National Highway Traffic Safety Administration (NHTSA)

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Modified on 2009/10/14 21:46 by admin
The National Highway Traffic Safety Administration (NHTSA), under the U.S. Department of Transportation, was established by the Highway Safety Act of 1970, as the successor to the National Highway Safety Bureau, to carry out safety programs under the National Traffic and Motor Vehicle Safety Act of 1966 and the Highway Safety Act of 1966.

NHTSA is responsible for reducing deaths, injuries and economic losses resulting from motor vehicle crashes. This is accomplished by setting and enforcing safety performance standards for motor vehicles and motor vehicle equipment, and through grants to state and local governments to enable them to conduct effective local highway safety programs.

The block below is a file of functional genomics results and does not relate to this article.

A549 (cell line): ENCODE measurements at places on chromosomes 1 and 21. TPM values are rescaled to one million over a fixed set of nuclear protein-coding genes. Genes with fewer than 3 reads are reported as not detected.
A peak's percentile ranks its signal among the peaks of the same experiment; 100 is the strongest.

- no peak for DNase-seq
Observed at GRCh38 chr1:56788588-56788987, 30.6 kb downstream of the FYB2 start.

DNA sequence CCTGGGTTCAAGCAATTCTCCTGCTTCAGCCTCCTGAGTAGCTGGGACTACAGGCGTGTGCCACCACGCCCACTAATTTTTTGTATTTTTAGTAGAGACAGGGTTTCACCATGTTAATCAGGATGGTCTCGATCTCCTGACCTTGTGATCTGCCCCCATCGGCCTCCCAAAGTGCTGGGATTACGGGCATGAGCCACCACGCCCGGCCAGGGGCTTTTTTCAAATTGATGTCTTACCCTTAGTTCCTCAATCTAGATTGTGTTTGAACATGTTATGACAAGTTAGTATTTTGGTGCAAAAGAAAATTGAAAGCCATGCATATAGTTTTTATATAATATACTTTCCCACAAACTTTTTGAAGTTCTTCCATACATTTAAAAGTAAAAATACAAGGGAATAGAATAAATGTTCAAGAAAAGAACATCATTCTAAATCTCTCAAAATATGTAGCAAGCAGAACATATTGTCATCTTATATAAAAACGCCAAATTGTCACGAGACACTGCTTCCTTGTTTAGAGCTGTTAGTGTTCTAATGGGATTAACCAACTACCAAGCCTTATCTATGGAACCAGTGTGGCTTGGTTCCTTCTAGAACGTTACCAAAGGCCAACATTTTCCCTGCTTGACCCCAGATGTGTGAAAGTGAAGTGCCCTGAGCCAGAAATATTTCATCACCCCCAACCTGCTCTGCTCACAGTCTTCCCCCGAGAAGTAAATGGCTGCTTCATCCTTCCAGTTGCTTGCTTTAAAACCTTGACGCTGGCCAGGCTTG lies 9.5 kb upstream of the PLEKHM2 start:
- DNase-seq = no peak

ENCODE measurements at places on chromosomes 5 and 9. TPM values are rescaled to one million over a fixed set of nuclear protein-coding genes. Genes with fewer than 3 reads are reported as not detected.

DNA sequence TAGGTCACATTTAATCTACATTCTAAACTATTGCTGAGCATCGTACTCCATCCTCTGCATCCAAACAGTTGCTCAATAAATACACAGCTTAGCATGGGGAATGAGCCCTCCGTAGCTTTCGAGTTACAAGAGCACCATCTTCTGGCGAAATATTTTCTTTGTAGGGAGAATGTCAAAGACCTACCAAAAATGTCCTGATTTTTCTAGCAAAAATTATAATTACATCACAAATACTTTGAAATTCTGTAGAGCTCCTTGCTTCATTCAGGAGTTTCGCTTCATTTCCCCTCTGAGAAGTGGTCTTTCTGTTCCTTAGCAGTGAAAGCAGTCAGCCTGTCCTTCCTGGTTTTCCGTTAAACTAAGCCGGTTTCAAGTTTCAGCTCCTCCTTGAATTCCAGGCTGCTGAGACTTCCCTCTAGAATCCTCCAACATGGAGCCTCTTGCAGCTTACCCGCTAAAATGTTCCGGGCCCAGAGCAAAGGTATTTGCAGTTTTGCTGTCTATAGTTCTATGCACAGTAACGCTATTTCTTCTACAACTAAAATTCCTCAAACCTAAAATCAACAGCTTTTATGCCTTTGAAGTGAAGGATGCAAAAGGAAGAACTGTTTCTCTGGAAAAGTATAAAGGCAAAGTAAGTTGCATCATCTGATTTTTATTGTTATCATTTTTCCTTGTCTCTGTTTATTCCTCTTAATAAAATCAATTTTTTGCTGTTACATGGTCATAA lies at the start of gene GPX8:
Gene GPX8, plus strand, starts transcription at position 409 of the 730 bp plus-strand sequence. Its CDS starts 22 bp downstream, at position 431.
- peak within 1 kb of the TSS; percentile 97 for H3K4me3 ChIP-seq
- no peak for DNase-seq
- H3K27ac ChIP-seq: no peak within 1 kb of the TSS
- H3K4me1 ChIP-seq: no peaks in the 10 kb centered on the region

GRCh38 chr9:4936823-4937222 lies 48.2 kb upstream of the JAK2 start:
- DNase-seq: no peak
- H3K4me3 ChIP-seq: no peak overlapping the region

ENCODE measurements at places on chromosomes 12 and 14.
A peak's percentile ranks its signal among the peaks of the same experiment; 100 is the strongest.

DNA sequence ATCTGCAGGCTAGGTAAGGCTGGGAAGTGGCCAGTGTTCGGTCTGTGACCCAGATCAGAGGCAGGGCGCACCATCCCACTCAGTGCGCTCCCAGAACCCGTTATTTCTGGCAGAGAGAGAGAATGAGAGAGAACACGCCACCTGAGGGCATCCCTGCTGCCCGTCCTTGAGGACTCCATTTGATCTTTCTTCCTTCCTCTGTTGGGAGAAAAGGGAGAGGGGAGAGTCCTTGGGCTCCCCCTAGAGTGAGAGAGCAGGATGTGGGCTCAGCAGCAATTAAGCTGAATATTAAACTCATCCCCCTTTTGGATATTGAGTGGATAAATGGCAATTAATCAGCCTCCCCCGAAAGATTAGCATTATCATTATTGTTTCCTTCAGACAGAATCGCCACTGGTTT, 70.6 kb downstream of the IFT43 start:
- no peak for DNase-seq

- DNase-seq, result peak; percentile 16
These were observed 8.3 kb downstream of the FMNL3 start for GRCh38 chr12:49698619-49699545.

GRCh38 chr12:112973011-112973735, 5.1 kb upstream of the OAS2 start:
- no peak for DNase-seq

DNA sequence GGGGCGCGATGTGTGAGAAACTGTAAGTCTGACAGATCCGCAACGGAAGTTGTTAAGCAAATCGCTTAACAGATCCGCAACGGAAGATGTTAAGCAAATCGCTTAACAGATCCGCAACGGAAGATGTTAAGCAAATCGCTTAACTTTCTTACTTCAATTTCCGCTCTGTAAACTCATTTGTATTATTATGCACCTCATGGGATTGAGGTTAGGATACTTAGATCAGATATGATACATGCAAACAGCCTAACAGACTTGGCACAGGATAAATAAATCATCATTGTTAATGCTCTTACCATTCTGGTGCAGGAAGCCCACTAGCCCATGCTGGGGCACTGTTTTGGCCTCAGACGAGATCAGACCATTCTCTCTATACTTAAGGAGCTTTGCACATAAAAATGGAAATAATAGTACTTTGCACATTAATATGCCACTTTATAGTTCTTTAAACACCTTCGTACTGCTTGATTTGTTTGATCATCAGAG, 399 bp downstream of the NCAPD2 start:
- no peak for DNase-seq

NHTSA investigates safety defects in motor vehicles, sets and enforces fuel economy standards, helps states and local communities reduce the threat of drunk drivers, promotes the use of safety belts, child safety seats and air bags, investigates odometer fraud, establishes and enforces vehicle anti-theft regulations and provides consumer information on motor vehicle safety topics. NHTSA also conducts research on driver behavior and traffic safety, to develop the most efficient and effective means of bringing about safety improvements.

See Also

  1. Recalls
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